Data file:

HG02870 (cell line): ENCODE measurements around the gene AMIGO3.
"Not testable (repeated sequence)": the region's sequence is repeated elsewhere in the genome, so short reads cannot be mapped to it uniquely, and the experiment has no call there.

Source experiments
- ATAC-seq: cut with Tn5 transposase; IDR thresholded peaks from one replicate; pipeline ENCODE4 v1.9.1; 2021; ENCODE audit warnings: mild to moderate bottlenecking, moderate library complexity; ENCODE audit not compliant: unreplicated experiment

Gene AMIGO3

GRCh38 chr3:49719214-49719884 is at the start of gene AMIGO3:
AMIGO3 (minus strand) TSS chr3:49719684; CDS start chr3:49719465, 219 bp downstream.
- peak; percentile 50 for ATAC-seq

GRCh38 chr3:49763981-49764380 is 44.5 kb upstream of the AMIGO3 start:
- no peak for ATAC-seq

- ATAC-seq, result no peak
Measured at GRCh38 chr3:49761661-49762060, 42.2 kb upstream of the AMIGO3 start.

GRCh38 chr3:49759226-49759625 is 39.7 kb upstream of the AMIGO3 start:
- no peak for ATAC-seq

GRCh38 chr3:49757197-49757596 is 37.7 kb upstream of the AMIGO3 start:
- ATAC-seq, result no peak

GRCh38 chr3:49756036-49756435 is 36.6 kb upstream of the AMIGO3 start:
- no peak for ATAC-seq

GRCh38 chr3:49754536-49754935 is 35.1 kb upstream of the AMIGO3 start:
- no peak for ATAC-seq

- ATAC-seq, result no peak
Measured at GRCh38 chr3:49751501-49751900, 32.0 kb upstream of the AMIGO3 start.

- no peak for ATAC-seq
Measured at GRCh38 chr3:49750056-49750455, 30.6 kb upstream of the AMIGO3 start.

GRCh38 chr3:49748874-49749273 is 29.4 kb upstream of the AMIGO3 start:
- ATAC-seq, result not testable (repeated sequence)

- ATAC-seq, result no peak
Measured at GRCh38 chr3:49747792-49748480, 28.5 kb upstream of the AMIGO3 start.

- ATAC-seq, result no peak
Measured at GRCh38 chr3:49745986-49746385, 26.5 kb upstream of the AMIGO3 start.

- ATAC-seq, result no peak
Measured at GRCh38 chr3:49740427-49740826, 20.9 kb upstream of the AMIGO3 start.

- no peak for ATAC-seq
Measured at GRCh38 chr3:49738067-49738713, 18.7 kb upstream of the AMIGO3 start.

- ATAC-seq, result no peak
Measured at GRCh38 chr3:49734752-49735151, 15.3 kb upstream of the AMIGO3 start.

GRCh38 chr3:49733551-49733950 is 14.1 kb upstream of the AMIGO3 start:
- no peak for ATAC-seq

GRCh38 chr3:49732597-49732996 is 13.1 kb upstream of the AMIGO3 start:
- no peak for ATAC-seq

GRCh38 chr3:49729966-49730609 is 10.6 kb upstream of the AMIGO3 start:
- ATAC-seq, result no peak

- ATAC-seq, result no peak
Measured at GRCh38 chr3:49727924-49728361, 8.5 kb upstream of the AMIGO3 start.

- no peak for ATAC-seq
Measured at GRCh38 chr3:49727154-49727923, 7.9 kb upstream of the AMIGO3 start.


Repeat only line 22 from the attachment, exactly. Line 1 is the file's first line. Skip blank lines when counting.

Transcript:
Measured at GRCh38 chr3:49751501-49751900, 32.0 kb upstream of the AMIGO3 start.